How to make limeade!

Children love to play with juice mixtures. Whether stirring up a frozen juice can with water, or mixing together several types of juice, it’s tasty, fun, and messy. Introduce math in the mix by pointing out ratios. I keep a whiteboard handy near the kitchen for when educational moments like this arise.

Suppose you get 50 limes in your food co-op like we did, and you wish to make limeade. Allow the children to experiment with various ratios of lime juice, water, and sugar or agave nectar.

Our limeade recipe: 1 part lime juice to 3 parts water with ⅓ cup of agave nectar. Mix and add ice.

This makes one quart of limeade. Yum! And oh so healthy!

To write this mathematically, use ratios. For the lime juice to water ratio, write 1:3. This means that if we are using a 1 cup measure, for every 1 cup of lime juice, we add 3 cups of water. For a larger batch, double both for a 2:6 ratio, which is mathematically equivalent to 1:3. Likewise we could triple it for 3:9 or quadruple it giving 4:12.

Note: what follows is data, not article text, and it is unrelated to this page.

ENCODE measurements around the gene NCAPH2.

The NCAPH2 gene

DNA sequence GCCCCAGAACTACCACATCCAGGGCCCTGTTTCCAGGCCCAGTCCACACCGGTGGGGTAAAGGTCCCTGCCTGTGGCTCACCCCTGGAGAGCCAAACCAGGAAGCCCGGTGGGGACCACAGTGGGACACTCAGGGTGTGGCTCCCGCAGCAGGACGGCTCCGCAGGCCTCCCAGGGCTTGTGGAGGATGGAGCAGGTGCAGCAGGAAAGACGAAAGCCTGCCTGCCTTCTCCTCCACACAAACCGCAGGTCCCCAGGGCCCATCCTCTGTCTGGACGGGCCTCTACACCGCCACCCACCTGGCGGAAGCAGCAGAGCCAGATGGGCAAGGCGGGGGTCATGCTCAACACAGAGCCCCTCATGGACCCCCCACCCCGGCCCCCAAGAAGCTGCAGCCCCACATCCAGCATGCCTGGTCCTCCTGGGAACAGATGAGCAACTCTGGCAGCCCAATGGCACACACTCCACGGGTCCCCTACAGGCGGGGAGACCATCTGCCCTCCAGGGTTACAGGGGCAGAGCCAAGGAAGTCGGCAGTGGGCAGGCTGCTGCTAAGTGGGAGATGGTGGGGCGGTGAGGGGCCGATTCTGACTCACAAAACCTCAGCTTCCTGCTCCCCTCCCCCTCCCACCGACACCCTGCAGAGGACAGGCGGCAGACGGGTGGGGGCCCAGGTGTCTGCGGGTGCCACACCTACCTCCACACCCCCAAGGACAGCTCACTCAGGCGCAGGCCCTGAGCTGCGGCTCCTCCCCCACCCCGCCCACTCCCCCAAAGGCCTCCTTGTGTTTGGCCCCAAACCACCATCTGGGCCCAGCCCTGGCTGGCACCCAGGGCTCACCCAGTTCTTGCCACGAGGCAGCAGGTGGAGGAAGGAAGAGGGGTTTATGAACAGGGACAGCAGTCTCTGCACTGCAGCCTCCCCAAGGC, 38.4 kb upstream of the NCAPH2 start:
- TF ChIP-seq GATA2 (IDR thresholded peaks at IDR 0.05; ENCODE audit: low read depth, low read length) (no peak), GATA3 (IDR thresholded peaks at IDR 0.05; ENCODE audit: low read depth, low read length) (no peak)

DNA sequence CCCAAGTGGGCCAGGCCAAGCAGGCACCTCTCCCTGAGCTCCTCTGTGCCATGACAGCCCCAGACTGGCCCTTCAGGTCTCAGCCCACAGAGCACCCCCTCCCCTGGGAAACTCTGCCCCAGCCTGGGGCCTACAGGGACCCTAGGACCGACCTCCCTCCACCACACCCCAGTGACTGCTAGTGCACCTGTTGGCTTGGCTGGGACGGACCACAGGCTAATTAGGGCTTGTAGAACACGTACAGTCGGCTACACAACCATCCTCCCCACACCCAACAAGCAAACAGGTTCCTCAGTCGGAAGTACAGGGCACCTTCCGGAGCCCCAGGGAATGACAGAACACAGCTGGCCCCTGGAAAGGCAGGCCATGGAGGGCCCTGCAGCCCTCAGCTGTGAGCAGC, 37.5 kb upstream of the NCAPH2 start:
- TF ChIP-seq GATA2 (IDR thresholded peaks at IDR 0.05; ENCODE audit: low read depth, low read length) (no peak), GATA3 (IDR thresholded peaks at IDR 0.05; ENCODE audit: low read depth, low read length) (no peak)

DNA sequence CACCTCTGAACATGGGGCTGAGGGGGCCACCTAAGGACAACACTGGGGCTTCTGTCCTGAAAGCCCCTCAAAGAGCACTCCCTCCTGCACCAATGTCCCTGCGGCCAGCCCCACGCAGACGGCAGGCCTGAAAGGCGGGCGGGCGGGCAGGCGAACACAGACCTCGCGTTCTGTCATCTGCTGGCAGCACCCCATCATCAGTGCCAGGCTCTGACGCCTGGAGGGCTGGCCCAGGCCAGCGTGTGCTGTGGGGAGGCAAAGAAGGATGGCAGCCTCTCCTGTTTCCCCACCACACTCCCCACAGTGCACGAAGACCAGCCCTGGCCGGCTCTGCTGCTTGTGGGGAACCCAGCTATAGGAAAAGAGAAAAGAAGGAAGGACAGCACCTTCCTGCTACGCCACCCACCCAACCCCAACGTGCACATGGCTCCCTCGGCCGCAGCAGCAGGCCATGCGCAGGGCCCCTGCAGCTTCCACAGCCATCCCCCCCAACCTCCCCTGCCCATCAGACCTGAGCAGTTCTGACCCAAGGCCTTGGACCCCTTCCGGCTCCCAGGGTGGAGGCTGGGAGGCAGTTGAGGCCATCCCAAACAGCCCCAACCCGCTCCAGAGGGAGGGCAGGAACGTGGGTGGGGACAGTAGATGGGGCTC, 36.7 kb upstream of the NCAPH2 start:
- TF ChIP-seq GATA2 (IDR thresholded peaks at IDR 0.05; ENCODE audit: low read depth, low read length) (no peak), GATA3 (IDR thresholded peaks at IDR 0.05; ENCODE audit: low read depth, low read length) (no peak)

We might wonder what fraction of the whole mixture is straight lime juice. Looking at the 1:3 ratio shows us that there are 4 parts we are dealing with--1 part lime juice and 3 parts water. Since one of those parts is lime juice out of 4 parts total, we would say the mixture is ¼ lime juice. Likewise, it would contain ¾ water.

This mini-ratios kitchen lesson is a precursor to simplifying fractions. As we “play” math in the kitchen, we are providing our children with prior knowledge so that they will have a better understanding of math and story problems in school.

For teachers, a related middle school lesson on lemonade ratios and proportions is found in the Connected Math Comparing and Scaling Curriculum. Below is the link to the parent notes for the lesson.

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